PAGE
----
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Ratio of KE to binding energy mass ratio newton third law force Mass = 3 x 10^12 kg Density = 0. 1 -0. 4 !!!
Dust coma August 1
Past Missions to Comets (2) • Deep Impact – launched a 350 kg copper impactor into the nucleus of comet 9 P/Tempel 1, in July, 2005. – A 100 m x 25 m crater was created. • Visible and infrared spectrometers on the parent craft looked for the composition of the nucleus. – 250, 000 kg of water vapor were detected. 44
Current Missions to Comets • Stardust – sampled the coma of P Wild 2 from a distance of 236 km above the nucleus. • Returned comet particles back to the earth for microscopic examination and chemical testing. You can help with the microscopic work by signing up at the following website. http: //stardust. jpl. nasa. gov/home/index. html 48
Cometary Orbits & Comet Reservoirs • Members of the solar system in very eccentric orbits - Oort Cloud comet - long-periodic comet - short-periodic comet no interstellar comet • Comet reservoirs - Oort Cloud - Kuiper Belt (+Centaurs) with “graveyards” for - Jupiter family comets - dormant comets - main belt comets ?
Comets & Earth Ocean Water • • Earth after formation: hot, hence no water on Earth Clean-up of formation disk produced bombardment (most likely in 2 phases) import of water on terrestrial surface Problem: D/H ratio of ocean water differs from (barely known) D/H ratio of comets way-around: mixing of 2 or more sources with different D/H ratio, cometary source would have contributed about 30% early bombardment late bombardment (comets? )
Organics in Comets • Comets contain organic compounds both in volatile ices (simple organics) and solid dust (CHON, most likely more complex organics) long-term storage facility • CI chondrite meteorites are most likely related to comets 2 CI chondrites had amino acids with preference for left-handed enantiomer contribution to life formation on Earth (if cometary material can reach Earth surface reasonably intact)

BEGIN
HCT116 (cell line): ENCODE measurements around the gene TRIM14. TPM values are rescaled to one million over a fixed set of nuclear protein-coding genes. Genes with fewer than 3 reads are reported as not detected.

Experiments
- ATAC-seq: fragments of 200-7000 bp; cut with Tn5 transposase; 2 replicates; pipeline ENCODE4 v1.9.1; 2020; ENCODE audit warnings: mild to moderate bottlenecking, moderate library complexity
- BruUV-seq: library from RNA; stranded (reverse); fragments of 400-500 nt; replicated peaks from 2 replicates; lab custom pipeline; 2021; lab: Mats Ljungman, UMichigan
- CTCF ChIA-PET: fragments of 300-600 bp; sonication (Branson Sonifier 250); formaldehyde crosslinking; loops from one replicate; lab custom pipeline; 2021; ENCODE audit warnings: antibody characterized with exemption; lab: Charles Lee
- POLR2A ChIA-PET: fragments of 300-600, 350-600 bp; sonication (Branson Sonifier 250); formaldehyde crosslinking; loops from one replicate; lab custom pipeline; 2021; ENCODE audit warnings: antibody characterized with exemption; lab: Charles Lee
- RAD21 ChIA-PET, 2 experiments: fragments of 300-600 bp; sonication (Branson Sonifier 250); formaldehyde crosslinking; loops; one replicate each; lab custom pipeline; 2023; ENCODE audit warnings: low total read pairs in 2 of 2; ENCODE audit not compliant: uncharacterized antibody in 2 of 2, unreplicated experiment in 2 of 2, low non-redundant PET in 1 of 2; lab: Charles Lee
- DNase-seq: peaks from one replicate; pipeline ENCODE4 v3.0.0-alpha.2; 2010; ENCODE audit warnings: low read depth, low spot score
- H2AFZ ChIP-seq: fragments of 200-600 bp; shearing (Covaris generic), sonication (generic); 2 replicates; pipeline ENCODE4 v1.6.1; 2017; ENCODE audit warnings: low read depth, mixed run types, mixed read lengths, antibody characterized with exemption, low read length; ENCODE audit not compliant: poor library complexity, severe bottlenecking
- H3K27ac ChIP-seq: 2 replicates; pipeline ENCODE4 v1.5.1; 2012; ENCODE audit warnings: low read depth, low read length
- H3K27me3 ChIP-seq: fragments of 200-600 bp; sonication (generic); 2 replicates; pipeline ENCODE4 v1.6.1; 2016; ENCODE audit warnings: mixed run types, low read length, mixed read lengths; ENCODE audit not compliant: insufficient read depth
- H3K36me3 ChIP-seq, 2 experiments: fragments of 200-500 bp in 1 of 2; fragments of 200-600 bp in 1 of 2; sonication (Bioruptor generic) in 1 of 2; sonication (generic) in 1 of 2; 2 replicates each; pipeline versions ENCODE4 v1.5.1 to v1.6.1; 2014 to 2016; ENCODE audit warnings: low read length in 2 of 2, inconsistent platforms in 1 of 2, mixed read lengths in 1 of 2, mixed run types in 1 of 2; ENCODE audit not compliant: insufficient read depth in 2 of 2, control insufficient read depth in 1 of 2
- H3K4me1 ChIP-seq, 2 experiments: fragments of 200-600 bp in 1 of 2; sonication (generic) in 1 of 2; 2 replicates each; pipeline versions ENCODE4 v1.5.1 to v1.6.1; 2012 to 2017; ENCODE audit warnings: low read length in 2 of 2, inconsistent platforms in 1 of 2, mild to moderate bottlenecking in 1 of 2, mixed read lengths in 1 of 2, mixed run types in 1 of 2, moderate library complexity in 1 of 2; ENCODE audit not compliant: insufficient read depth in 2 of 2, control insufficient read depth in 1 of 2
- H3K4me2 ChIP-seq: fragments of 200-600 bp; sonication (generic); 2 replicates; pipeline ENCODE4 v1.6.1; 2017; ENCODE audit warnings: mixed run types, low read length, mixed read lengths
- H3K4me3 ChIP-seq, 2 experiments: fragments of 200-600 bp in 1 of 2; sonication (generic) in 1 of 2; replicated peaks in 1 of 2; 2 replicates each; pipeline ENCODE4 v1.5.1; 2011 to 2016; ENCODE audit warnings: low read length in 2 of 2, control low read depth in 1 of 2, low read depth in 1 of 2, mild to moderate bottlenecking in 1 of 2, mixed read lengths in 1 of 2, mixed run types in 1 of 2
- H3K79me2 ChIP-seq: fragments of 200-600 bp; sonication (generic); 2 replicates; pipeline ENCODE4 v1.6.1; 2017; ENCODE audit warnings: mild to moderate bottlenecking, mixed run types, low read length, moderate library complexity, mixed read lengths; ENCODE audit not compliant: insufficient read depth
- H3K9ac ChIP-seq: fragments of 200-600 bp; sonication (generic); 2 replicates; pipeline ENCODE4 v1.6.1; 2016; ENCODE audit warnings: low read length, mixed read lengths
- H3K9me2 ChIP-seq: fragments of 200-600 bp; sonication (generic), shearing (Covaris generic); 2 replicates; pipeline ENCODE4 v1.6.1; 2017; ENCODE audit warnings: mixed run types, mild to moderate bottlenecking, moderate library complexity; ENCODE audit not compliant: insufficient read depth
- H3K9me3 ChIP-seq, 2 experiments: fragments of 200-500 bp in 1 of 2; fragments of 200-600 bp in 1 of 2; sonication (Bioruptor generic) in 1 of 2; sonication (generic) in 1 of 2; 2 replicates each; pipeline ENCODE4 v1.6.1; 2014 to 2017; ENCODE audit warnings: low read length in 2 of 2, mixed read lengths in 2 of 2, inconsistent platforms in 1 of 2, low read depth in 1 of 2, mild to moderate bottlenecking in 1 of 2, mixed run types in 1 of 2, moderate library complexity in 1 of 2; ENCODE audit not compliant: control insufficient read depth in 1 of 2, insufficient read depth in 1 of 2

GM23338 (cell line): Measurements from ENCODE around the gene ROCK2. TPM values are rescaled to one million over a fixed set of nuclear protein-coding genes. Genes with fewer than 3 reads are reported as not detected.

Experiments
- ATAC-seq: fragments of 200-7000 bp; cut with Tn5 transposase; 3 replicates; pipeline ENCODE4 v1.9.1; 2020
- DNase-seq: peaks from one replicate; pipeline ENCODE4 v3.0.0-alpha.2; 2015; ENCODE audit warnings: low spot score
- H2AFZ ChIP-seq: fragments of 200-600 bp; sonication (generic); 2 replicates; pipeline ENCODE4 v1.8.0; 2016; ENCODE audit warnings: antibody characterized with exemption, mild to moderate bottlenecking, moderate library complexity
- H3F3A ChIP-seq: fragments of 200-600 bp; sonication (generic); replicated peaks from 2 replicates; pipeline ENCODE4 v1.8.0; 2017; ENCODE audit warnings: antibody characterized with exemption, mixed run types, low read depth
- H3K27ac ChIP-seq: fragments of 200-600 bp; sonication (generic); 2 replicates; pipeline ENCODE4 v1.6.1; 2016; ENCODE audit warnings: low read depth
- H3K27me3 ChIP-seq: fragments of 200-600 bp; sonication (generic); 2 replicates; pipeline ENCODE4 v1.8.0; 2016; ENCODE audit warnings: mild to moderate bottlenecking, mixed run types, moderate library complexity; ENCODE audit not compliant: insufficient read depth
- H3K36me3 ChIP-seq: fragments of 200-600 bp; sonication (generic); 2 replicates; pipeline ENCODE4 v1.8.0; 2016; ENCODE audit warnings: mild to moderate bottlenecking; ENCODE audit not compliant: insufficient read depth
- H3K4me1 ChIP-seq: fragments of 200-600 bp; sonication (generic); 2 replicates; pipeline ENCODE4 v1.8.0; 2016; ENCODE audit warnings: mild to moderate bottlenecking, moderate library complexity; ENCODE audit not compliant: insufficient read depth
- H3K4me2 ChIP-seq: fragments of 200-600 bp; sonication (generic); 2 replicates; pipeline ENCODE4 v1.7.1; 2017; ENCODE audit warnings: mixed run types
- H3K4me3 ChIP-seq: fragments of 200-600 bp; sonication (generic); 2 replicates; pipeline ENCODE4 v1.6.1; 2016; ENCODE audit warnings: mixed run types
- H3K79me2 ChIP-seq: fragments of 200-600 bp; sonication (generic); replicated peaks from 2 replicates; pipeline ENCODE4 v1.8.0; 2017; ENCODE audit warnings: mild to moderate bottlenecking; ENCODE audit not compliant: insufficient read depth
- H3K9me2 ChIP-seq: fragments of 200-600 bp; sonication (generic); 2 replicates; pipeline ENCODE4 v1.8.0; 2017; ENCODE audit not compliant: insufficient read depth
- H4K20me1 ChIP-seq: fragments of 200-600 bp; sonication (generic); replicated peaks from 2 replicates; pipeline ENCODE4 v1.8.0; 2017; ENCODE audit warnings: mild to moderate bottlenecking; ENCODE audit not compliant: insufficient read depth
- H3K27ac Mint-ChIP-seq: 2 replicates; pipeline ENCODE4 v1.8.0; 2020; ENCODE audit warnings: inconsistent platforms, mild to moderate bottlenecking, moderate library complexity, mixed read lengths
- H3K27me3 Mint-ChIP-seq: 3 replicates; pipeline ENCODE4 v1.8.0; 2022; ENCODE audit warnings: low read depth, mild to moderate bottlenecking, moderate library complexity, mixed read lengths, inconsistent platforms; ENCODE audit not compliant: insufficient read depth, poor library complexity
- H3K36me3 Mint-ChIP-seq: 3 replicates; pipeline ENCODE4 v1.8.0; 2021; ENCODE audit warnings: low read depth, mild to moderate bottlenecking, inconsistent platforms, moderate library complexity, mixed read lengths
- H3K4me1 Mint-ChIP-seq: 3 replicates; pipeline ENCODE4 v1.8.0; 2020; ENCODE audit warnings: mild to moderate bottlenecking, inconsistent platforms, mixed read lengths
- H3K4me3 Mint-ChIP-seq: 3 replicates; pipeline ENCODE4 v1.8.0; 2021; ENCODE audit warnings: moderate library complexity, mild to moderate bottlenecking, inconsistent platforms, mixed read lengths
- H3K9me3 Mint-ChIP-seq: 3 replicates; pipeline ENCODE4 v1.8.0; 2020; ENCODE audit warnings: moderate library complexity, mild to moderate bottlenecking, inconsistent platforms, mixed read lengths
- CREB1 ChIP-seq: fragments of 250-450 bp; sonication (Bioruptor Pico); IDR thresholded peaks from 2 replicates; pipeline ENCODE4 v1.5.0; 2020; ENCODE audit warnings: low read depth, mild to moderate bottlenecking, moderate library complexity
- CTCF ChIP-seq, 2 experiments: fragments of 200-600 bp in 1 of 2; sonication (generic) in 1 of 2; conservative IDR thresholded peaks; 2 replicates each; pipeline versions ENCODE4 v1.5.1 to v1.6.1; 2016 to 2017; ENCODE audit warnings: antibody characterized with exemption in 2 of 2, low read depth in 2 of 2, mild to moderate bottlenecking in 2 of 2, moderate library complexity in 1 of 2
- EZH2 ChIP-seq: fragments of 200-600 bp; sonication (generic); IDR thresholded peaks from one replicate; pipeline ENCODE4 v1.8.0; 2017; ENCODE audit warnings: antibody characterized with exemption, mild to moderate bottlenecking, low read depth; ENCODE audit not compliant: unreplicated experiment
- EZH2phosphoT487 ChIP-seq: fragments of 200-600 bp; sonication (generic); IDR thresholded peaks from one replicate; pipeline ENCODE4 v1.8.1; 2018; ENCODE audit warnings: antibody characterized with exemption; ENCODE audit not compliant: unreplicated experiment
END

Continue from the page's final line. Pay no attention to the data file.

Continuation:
The Latest Coup: Deep Impact Live Impact & Cratering Experiment • NASA mission to 9 P/Tempel 1 - impact: 4 July 2005, 05: 52 UT - impactor: 360 kg – speed: 10 km/s – vis. camera – fly-by S/C: vis. cameras & IR spectrometer – impact site visibility: 14 min
Deep Impact: Learning by Doing • impact: shot in the blind • shape of ejecta cloud indicates low strength dominated impact regime • DI impact crater not found cratering science suffers (now to be imaged by STARDUST in 2011) • surface: many natural craters occurence frequency consistent with expected cratering rate of inactive body but impact craters should not survive cometary activity for very long (erosion rate ~ 1 m/rev)
DI: The Expected & the Unexpected • low bulk density 0. 6 g/cm 3 Kuiper Belt objects are heavier (Pluto: 2 g/cm 3) • low thermal conductivity (100 W/K/m 2/s 1/2) very porous material • comet: very weak (~300 Pa) (weaker than powder snow) loosely bound, signature of soft aggregation process during formation, unclear whether planetesimal or impact formation 1 km
The ROSETTA S/C • ROSETTA Orbiter (ESA) Dimensions: Weight: 2. 8 x 2. 1 x 2. 0 m 3000 kg 1600 kg fuel 165 kg experiments Instrumente: 11 - close sensing (~ telescopes) - in-situ experiments (~ lab) • PHILAE Lander (DLR/CNES/ASI) Dimensions: Weight: 0. 7 x 0. 9 m 100 kg 15 kg experiments Instruments: 10 (telescope & lab & samples)
The Flight Schedule Duration: ~ 10 years 4 x planet swing-bys (Earth, Mars) Cruise science: 2 x asteroids Earth/Mars fly-bys Science at comet: > 1 ½ years in orbit lander delivery 1 Launch Earth 02. 03. 2004 2 Swing-by 1/Earth 04. 03. 2005 3 Swing-by 2/Mars 25. 02. 2007 4 Swing-by 3/Earth 13. 11. 2007 5 Fly-by Steins 05. 09. 2008 6 Swing-by 4/Earth 13. 11. 2009 7 Fly-by Lutetia 10. 07. 2010 8 Rendez-vous comet 22. 05. 2014 9 Landing on comet 10. 11. 2014